of those protocols migrating will always gripe if they must take extra steps
to accomplish an action.
>The same logic that I have used in arguing against "skins" applies to
>having a significant number of options about the UI design. Experience
>amply proves that users will turn things off and not remember doing so,
>turn them off accidentally, or otherwise confuse themselves. A
>practical *recent* example of this is the plugin out there that allows
>you to turn off the menus in the buddy list. We have had a number of
>bug reports that stem from this plugin, people have turned of that menu
>only to (belatedly) realize that they really do need it, but without
>knowing how to turn it back on. Historical examples include, but are
>not limited to, a plugin that would iconify a conversation window when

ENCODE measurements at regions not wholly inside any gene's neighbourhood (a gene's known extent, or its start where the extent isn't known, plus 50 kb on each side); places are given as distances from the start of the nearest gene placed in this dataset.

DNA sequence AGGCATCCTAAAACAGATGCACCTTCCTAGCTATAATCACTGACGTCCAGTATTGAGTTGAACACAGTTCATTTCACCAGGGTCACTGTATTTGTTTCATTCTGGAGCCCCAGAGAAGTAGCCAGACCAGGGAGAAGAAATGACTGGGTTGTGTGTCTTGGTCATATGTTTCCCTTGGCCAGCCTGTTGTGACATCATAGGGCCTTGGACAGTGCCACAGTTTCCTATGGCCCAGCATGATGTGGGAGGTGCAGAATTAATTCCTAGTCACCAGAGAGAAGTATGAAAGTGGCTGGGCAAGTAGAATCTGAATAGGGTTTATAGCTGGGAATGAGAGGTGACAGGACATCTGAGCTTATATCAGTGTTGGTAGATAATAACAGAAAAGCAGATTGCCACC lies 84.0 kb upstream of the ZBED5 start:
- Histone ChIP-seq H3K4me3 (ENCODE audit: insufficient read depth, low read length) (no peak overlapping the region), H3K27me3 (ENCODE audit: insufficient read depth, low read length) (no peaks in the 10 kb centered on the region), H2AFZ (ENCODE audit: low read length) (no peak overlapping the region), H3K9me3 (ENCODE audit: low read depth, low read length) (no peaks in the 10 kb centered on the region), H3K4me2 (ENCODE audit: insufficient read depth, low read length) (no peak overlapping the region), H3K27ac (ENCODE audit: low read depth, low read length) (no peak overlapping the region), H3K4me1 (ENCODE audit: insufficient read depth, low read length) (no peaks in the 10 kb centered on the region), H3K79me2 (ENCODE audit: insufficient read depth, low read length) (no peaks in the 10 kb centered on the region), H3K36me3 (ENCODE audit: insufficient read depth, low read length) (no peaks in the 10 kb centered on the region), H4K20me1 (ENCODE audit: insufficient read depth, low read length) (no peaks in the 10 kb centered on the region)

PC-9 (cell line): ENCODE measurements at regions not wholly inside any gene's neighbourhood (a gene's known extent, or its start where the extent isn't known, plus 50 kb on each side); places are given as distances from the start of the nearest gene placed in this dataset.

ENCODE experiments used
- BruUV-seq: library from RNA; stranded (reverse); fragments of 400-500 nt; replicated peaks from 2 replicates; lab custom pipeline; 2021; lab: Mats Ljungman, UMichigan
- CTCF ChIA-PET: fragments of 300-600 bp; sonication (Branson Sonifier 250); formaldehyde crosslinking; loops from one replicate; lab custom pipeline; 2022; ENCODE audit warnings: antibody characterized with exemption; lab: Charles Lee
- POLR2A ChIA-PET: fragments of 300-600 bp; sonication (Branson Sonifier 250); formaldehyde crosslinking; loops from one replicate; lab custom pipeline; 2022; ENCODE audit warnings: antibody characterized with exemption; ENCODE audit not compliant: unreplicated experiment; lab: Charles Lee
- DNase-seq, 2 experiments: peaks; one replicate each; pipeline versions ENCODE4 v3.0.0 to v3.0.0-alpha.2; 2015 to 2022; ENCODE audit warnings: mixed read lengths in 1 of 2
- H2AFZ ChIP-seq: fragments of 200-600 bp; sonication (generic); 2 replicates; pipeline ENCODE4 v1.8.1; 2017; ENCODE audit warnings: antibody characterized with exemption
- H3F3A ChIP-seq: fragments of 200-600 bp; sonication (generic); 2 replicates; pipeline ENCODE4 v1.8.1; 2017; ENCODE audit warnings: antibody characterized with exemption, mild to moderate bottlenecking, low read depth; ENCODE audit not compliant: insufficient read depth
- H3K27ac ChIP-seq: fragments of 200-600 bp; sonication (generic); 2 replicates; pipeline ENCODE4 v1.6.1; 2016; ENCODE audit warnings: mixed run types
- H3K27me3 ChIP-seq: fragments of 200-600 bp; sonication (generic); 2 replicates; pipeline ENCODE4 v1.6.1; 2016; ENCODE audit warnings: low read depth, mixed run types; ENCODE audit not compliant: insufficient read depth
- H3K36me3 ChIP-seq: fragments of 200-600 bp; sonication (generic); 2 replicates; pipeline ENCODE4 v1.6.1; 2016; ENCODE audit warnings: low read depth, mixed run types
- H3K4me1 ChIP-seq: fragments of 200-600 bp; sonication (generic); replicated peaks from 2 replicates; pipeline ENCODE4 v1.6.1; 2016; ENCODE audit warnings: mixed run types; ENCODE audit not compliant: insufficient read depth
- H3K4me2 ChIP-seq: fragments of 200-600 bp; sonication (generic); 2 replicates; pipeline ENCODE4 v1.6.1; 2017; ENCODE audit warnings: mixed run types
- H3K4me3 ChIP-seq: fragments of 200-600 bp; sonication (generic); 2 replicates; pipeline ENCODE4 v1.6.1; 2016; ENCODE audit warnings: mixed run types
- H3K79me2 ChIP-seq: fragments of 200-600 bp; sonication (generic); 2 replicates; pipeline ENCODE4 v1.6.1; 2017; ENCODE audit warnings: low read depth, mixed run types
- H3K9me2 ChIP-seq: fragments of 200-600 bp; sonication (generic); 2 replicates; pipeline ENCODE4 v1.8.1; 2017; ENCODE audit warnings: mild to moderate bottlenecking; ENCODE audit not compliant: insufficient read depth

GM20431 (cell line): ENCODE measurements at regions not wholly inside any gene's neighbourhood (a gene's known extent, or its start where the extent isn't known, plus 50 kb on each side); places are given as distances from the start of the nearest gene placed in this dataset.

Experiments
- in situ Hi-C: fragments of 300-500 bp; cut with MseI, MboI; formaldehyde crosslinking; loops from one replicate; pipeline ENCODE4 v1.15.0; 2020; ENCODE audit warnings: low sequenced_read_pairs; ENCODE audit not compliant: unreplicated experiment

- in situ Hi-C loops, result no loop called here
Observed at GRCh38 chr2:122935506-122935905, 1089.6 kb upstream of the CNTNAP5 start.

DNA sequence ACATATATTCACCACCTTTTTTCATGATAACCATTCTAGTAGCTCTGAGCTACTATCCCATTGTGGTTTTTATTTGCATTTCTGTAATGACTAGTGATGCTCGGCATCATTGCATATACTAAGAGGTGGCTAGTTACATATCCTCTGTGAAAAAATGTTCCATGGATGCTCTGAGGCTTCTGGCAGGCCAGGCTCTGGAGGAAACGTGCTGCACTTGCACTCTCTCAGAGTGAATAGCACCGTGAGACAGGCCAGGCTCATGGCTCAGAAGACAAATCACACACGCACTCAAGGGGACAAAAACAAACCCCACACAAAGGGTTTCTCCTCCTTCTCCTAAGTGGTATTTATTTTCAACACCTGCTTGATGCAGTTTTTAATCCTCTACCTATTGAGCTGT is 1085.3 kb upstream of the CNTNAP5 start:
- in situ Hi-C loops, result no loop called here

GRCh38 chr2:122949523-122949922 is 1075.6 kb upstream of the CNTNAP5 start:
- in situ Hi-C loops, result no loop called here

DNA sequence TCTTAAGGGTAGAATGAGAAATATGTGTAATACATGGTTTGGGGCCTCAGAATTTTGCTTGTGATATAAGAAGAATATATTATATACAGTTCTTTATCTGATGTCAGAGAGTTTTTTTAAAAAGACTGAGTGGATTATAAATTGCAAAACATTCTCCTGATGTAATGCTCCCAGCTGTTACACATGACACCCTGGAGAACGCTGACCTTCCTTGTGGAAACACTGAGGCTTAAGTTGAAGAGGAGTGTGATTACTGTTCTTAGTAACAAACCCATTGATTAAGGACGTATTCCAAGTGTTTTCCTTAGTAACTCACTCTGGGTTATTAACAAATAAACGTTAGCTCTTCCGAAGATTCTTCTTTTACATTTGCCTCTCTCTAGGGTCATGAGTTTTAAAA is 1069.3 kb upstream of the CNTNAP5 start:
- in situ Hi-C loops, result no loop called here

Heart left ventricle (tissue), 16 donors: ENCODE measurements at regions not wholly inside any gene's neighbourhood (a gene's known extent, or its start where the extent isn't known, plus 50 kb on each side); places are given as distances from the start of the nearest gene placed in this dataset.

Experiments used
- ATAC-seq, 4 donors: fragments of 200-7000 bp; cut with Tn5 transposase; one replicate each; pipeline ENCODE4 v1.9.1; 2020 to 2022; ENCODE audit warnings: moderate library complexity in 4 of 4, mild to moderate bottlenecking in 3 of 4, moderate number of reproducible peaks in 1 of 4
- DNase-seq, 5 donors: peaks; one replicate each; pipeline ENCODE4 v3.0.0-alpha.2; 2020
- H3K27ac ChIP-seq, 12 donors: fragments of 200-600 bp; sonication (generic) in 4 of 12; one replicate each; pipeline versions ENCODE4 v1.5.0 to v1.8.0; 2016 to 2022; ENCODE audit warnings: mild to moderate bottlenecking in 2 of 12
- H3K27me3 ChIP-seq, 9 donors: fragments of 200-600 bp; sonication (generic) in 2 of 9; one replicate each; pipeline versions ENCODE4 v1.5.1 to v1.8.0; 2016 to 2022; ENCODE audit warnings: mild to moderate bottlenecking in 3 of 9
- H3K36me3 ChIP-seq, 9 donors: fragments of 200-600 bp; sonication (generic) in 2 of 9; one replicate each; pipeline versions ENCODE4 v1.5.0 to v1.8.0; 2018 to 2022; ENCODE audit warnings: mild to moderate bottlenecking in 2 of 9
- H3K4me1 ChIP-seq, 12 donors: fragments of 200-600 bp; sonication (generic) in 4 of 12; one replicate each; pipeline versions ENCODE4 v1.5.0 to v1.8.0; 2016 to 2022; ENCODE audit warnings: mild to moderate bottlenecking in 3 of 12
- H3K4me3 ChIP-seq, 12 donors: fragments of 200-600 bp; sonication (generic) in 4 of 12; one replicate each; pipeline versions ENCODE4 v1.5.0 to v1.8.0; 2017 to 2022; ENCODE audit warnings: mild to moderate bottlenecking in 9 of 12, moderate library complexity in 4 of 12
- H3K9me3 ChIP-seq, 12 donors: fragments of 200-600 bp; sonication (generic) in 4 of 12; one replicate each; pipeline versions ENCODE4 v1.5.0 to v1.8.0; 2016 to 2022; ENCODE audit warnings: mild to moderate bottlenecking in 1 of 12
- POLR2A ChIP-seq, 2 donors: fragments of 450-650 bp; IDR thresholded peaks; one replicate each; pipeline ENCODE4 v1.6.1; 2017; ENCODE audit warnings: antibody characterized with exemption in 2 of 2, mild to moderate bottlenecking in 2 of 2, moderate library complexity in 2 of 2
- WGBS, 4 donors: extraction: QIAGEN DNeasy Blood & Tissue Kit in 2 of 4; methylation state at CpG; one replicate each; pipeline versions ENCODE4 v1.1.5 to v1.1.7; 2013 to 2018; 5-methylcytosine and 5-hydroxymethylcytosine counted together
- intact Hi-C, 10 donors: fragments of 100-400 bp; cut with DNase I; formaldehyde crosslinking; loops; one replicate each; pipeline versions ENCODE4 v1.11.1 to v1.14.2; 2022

>you send a message. It was useful to people who wanted to close
>conversation windows all the time, but did not want to interupt the
>logs, a compromise behaviore of sorts. Unfortunately, it led to a huge
>number of bug reports about gaim (at the time) automatically closing
>people's conversation windows.
>Along the same lines, but not as obviously, options have a cost in the
>ability to support a program. Some bugs only happen with specific
>combinations of options, the more options, 1)the more such bugs 2)the
>harder to track them down. Other times, it is simply that the plethora
>of options has led the user to not notice that we have already
>implemented the functionality they are looking for.
>Skins make all of this worse by (effectively) turning things on and off